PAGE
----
Allen retires after 40 years of service

TINKER AIR FORCE BASE, Okla. — Another illustrious Air Force career will soon be coming to an end as Air Force Sustainment Center Executive Director Jeffrey Allen is due to retire Oct. 3.

Crediting much of his success to his continuous learning with 40 years of service to the United States, Mr. Allen’s tenure was inundated with various jobs in multiple career fields.

“I’m very fortunate,” Mr. Allen said. “But I never thought I would end up here, or make this a lifelong career.”

Mr. Allen rewound to his senior year of high school, a 17-year-old kid being heavily recruited by several colleges. Faced with the dilemma of which prestigious institution to choose, he sought advice from his older brother. In return, Mr. Allen received encouragement to follow in the same footsteps and consider joining the Air Force.

With the old GI Bill in place, which essentially pays for public education after four years of service, Mr. Allen decided that would be a route worth pursuing.

“I really enjoyed active duty, but I knew I always wanted to get an education and pursue other things,” the executive director recalled.

Four years later and planning to return to Columbus, Ohio, Mr. Allen was presented with an option to apply to be an air reserve technician in Charleston, S.C., where he was stationed at the time. Entertaining that option, Mr. Allen decided to fill out an application, where he selected “worldwide availability” as a location preference.

He was interrupted in his enrollment to Ohio State University by a call to become a civilian at Grissom Air Reserve Base in Indiana. And, thus, his career in civil service launched through the air reserve technician program.

After 14 months in Indiana, Mr. Allen transferred to Wright-Patterson Air Force Base, Ohio, and he was back to his home state. He was stationed at Wright-Patt from 1983 – 1997. During that time, Mr. Allen decided to put education back on his priority list and earned a Bachelor’s Degree in Mathematics, a Masters in Business Administration, and Professional Management Education by completing Air Command and Staff College by correspondence.

Additionally, during his first 16 years, Mr. Allen transitioned from a wage grade employee to a general schedule employee, ran the spectrum on maintenance opportunities as well as held positions in acquisitions and logistics.

He moved ten different times over the course of 40 years and, with the encouragement from his wife and two sons, embraced each new adventure and opportunity with open arms. Now a member of the Senior Executive Service, an elite classification in civil service that is somewhat analogous to general officer ranks, the retiring executive director reflected on a career full of challenges, risk-taking and hard work that allowed him to bridge into some different jobs.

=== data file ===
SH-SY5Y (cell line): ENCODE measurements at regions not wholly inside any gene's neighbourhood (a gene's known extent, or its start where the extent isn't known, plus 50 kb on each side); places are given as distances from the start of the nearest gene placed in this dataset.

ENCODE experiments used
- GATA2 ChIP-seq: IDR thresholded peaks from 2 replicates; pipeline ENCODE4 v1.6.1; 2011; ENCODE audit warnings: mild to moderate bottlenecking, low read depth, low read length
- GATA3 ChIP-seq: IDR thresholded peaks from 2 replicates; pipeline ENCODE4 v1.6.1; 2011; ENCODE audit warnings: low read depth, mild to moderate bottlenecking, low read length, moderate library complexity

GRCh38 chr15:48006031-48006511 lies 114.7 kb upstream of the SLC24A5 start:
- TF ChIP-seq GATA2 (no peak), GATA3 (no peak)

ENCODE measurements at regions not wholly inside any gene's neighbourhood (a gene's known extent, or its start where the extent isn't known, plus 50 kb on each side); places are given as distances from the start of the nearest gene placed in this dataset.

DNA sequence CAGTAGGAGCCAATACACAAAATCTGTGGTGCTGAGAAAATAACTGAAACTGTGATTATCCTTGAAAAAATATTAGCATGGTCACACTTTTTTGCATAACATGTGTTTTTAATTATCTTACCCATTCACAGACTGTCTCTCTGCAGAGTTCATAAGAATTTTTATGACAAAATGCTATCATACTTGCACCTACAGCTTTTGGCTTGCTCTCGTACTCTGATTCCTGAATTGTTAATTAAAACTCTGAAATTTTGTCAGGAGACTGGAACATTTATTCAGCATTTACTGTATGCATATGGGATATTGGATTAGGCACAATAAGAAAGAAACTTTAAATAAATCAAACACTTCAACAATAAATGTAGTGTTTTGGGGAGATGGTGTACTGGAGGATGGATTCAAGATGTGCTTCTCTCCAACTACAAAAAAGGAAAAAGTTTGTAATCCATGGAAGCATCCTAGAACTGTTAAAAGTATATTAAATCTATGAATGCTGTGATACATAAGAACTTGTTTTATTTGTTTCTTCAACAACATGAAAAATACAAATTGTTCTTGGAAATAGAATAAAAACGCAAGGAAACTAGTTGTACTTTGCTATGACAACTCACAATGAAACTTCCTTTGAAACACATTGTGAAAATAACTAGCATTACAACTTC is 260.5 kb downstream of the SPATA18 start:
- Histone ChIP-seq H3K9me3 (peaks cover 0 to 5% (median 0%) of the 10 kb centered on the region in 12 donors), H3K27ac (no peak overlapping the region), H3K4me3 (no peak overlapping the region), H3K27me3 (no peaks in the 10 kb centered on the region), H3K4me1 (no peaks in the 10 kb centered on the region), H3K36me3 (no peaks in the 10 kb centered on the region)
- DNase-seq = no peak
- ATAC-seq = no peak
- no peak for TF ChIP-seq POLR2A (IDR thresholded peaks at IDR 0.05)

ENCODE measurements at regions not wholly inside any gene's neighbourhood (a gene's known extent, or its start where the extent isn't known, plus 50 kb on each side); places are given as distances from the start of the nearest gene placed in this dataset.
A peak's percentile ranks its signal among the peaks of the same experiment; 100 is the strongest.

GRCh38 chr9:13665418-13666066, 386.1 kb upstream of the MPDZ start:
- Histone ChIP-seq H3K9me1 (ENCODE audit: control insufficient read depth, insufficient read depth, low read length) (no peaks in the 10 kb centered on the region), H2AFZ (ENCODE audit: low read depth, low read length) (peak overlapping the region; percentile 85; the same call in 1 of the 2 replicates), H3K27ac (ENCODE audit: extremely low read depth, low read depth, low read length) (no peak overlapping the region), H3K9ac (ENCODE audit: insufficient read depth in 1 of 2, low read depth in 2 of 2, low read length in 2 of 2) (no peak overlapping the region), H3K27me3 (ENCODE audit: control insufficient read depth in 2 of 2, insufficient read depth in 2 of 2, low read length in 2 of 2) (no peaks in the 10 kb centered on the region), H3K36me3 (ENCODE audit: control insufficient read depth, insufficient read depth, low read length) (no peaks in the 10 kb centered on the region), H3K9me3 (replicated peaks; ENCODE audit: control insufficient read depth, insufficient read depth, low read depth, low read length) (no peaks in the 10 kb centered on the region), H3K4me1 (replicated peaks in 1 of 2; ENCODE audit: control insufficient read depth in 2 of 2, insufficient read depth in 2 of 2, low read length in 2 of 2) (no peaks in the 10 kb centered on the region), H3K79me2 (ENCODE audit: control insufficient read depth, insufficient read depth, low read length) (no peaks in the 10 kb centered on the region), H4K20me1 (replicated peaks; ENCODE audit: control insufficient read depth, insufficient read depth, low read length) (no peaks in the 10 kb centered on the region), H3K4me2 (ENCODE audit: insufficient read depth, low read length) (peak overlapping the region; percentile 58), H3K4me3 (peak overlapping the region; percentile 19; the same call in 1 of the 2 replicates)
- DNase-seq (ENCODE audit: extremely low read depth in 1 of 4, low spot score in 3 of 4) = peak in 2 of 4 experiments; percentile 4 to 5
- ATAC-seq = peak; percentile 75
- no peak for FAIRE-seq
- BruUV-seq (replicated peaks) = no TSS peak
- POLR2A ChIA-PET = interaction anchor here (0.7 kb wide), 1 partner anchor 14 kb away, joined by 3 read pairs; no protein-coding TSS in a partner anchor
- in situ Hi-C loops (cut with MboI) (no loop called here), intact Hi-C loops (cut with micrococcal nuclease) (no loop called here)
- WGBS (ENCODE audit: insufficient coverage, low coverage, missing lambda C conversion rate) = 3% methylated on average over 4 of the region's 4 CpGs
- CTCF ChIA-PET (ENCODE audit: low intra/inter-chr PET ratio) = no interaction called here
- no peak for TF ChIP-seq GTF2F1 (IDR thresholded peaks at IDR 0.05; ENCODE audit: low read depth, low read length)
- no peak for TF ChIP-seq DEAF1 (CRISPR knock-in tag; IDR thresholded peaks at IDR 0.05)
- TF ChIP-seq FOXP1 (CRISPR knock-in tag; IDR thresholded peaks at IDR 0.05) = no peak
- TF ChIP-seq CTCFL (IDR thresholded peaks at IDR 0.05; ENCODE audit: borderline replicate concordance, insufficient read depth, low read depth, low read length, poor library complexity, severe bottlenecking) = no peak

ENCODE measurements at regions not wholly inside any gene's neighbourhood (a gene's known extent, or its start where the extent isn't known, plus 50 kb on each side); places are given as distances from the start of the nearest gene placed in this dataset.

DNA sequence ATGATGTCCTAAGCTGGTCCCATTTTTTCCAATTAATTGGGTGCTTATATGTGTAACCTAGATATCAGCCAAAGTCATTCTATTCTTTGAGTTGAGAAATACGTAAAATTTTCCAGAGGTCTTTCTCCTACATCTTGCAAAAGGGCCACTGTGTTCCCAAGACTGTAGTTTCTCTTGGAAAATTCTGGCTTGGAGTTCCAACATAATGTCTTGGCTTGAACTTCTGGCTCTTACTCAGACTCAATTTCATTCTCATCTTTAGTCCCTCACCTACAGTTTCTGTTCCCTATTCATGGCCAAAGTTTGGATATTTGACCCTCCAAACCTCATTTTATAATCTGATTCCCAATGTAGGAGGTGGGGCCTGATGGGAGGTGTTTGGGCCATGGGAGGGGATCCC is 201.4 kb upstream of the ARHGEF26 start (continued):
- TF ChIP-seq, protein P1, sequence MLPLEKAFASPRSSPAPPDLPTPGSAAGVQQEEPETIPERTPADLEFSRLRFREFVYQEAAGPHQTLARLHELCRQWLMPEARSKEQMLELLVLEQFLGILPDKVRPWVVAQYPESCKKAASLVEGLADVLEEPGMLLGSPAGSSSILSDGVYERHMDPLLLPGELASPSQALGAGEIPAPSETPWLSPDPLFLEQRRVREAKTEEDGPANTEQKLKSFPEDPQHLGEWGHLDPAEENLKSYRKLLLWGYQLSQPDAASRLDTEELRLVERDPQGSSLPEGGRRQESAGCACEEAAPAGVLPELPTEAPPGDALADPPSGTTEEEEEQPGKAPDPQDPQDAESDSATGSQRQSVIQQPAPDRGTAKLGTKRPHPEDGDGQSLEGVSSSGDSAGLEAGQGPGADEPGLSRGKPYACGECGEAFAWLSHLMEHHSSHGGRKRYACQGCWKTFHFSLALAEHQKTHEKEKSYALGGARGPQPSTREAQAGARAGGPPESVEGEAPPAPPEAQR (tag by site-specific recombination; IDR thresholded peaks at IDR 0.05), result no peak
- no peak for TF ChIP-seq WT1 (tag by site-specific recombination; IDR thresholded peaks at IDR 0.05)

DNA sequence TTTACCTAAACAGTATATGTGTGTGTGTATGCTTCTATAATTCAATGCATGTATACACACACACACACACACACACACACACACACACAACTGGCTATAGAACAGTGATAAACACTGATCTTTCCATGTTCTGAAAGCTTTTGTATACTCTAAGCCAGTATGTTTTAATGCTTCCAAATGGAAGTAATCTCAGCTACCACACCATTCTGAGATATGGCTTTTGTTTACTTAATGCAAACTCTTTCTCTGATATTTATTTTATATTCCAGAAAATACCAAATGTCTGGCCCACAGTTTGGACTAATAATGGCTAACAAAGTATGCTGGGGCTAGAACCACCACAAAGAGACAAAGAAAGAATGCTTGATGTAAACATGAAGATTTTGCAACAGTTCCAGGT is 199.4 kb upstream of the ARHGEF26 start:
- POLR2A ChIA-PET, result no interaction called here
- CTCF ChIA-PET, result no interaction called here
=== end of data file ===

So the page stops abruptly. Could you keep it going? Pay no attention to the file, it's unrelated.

“From the reinvigoration of the nuclear enterprise at the Pentagon to the energy consolidation at Air Force Space Command and bending the cost curve at the Air Force Sustainment Center, those are enormous accomplishments of which I’m very proud,” Mr. Allen said.

Those milestones were all a part of him winning the Presidential Rank Award, an individual award granted by the President to career SES members, which Mr. Allen received earlier this year.

“At the senior level, you work a lot of challenges and issues but you rarely get to step back and strategically look at how far you’ve come,” he said. “When you’re able to do that and reflect on what you and your team have accomplished, it’s extremely rewarding.”

For Mr. Allen, however, it’s not about the distinguished awards and recognition as he looks retrospectively at his life in service that fulfills him most. Rather, being in a position to guide others and better posture themselves has left the retiring executive director feeling gratified.

“We call it mentoring today, but it was much less formal when I started working,” he described. “When I went down to the Logistics Career Program in 1997, one of the best things we were able to do was reach out to logisticians across the Air Force. They would seek us out to help them progress in their careers.

“Giving ideas, thoughts, suggestions and steering them, even just a little bit, helps them bloom where they’re planted,” Mr. Allen added. “Helping folks supervise and succeed, helping shape careers is every leader’s responsibility.”

The Air Force has evolved the last 40 years, bringing more transparency, greater communication and collaboration. Technology has advanced providing enhanced capabilities for a stronger workforce.

As another chapter closes for Mr. Allen, another adventure is surely on the horizon. But upon his departure, upon embracing a new kind of opportunity, the executive director stressed the importance of a legacy he wants to leave behind.

“Work hard,” he said matter-of-factly. “Your reputation will follow you throughout your career, be known as the person who will get the job done, not the person who won’t. And, don’t be afraid to take risks, try new things and enjoy the journey. You will be amazed when you get to the point [of retirement] at how fast it went.”